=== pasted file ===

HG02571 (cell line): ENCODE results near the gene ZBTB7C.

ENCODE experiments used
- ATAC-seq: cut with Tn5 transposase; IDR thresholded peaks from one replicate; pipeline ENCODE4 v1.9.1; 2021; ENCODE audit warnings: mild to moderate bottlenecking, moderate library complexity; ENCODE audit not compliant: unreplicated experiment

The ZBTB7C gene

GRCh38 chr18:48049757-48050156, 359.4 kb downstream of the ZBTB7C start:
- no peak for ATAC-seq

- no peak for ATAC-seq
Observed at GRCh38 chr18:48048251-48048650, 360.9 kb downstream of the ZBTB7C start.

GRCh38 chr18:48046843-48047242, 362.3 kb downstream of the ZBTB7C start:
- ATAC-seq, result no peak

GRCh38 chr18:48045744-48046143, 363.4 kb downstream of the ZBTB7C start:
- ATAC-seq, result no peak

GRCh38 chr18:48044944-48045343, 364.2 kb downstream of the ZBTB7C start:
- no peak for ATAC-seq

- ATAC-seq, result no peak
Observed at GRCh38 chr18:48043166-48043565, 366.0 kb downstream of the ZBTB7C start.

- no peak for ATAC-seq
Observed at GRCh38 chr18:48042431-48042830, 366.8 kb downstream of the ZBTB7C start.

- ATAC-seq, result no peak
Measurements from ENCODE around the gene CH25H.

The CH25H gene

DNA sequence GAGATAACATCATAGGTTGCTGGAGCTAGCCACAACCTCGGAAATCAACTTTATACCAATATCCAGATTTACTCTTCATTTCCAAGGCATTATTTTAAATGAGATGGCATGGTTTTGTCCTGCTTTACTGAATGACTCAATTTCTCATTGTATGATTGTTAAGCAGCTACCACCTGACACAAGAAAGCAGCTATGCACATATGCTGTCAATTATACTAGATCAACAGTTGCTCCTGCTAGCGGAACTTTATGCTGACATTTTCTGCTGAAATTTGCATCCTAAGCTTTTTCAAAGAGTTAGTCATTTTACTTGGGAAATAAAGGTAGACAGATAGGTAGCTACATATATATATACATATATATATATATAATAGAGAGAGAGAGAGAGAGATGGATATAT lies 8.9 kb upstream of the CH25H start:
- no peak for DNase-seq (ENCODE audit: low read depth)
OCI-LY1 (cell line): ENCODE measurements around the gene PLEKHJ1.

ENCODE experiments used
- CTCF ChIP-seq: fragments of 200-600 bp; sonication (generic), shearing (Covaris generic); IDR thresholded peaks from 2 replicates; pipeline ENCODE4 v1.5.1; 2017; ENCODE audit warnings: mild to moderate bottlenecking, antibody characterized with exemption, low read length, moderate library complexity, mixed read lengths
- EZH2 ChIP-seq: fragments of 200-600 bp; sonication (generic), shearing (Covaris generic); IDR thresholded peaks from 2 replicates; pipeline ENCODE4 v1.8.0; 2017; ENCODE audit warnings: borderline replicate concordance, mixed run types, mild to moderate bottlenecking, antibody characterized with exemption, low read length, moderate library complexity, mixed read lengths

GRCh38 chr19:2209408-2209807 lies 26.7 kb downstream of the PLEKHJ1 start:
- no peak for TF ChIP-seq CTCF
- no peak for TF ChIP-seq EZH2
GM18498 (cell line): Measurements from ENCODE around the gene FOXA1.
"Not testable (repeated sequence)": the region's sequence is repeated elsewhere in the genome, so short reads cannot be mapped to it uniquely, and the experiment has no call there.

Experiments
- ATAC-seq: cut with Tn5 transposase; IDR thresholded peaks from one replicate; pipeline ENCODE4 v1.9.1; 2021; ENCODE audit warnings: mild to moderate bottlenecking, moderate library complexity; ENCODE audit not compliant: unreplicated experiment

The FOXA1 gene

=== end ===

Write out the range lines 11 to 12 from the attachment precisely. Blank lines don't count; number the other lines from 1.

GRCh38 chr18:48045744-48046143, 363.4 kb downstream of the ZBTB7C start:
- ATAC-seq, result no peak